This factor can make or break both the quality and the safety of the group fitness environment. If there are no true metrics for progress but only a promise of an intense workout that creates lots of sweating and calorie burning, the value of achievement will unlikely be realized. Moreover, without a focus on progress there is a much greater risk of injury when performing high quantities of movement as the body is not given an appropriate time period or stimulus to create change that would make it more resilient to progressively increasing physical challenges. On the other hand, if the focus of the group fitness environment is that of gradual, progressive improvement in the amount of load we can lift, the speed/explosiveness of motion we can create, and/or the amount of time we can endure, we will notice meaningful change in not only our fitness lives but also our lives outside the gym. Ideally we will be able to notice this at a pace that allows our bodies to gradually adapt to the increased challenges we are throwing at it. This pace will be specific to us as individuals and not based on competition created by the group as whole. After all we all have different starting points and rates of adaptability. To not recognize these individual differences is our choice as adults, however, it must be understood that it also will increase our risk of injury. Therefore, we give up the right to be surprised or accusatory when we get injured.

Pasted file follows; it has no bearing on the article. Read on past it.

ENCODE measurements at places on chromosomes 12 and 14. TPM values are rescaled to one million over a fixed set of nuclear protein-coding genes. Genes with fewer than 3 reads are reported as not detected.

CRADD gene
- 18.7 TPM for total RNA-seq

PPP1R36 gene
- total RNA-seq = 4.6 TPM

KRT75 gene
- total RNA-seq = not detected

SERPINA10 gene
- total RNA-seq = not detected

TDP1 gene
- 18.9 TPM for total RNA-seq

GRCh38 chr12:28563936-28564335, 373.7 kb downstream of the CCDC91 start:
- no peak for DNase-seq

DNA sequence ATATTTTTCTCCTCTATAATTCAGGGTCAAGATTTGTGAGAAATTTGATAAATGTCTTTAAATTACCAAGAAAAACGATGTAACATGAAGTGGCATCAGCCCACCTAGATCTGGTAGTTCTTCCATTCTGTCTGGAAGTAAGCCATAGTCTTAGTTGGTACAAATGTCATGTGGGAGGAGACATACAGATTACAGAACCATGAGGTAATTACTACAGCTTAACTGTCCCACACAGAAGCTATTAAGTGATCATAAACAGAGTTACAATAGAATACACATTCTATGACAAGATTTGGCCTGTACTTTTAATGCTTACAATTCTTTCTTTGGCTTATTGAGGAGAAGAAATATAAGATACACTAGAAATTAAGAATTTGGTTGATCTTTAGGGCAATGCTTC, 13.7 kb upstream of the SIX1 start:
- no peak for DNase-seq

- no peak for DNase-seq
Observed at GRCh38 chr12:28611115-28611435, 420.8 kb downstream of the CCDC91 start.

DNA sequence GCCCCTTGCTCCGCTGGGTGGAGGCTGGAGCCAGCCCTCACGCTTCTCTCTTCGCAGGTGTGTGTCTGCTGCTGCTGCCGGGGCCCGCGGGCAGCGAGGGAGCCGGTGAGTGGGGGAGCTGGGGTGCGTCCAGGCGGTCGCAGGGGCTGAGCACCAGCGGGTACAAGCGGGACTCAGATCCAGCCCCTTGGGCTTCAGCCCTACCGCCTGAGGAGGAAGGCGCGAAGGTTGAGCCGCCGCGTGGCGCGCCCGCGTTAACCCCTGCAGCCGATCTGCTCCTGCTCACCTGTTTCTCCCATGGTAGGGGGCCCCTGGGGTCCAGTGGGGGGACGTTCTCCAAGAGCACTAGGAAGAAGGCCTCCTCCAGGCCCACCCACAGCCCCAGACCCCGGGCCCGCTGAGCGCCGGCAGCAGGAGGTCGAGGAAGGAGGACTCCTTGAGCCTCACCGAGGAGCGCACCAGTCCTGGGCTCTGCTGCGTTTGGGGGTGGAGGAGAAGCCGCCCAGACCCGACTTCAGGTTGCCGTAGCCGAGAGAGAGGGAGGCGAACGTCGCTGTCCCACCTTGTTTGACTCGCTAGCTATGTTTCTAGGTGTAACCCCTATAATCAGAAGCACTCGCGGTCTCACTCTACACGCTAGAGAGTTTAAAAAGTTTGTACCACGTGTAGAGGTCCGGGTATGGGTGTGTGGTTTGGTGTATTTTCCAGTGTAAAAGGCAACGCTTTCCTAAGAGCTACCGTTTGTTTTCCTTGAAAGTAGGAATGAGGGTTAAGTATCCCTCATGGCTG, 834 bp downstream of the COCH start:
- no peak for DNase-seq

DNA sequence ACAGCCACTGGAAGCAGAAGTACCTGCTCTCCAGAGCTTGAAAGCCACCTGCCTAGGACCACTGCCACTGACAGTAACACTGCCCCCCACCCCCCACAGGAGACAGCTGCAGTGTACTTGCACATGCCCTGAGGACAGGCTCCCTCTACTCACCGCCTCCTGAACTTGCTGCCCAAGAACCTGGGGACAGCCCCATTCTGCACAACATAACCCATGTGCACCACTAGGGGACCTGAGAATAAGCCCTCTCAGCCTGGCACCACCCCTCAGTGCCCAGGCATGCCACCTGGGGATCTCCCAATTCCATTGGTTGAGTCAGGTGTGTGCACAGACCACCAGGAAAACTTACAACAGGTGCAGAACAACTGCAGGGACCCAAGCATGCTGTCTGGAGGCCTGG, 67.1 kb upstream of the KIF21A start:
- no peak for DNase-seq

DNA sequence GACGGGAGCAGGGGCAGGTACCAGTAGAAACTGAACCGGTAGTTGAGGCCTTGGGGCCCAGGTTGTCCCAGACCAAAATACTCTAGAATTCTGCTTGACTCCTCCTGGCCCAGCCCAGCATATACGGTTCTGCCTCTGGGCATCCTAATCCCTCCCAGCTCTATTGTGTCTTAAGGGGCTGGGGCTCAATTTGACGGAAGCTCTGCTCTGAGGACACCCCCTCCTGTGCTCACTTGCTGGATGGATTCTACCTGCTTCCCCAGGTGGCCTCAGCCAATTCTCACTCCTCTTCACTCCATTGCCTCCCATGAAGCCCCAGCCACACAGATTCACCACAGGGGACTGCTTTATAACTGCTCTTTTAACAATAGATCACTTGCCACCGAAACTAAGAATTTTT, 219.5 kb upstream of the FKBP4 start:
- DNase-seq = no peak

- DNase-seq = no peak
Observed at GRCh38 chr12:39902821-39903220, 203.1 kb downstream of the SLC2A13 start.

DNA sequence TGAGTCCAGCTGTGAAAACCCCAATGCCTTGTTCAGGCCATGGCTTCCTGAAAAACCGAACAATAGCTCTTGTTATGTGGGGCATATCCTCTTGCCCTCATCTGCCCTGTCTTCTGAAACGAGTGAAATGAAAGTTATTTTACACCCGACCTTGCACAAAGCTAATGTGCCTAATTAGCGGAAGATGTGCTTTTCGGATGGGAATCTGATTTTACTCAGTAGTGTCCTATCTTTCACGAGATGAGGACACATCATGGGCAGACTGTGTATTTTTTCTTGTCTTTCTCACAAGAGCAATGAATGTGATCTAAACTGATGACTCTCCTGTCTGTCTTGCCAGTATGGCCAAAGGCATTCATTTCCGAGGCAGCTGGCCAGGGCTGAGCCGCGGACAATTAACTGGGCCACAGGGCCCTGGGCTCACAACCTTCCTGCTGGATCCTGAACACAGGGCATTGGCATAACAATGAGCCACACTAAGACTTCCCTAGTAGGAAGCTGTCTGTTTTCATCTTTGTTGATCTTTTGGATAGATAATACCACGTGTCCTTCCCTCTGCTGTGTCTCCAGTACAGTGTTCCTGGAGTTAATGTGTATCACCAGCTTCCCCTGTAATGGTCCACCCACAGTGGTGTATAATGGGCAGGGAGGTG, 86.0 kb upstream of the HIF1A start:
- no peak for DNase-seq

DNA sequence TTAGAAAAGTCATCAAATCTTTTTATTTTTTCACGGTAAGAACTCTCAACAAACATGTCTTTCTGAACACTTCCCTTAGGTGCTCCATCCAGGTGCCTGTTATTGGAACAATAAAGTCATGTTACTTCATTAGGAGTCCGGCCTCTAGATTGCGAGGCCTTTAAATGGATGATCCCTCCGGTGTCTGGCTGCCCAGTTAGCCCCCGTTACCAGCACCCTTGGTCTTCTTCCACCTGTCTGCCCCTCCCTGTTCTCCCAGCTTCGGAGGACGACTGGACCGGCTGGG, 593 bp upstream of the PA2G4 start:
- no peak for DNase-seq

Being a former coach in a group fitness environment, and contrasting that to my current situation as a one-on-one physical therapist and fitness professional, I can say with reasonable certainty that there is no way to make a group environment as targeted to an individual’s needs as a one-on-one session. With this being said, there will always be more risk of injury in the group environment. Moreover, as long as the general public believes that healthy exercise is based on how high we get our heart rates and how much water weight we can sweat out, there will be businesses that meet our needs by offering simple solutions through a daily sweat. This mindset creates an environment where we perform greater volumes of activities that we can already do, but rarely address physical limitations that we currently do not have access to. This is because in order to address physical limitations we would not be able to spend all our movement time moving fast, spiking our heart rates, or “working hard”. Instead, by improving activities that we are currently limited with we need to take time to PRACTICE. We need to take the time to LEARN how to do something we currently can’t do. We need to be STUDENTS again. For many adults, this is the last thing we think we have time for. We are too busy and too old to learn new things. “Please somebody just give me a program I can mindlessly follow so that I can put my physical activity on autopilot.” Unfortunately, this mindset feeds the marketing machine of the fitness industry that makes the formula for physical change sound simple, and makes us feel inadequate and lazy because we are not working hard enough. Therefore, we think we need to DO more instead of LEARN something. Instead of seeking out a teacher we seek out a simple solution. As long as this continues, we are asking for environments that promote overuse injury instead of improved physical performance.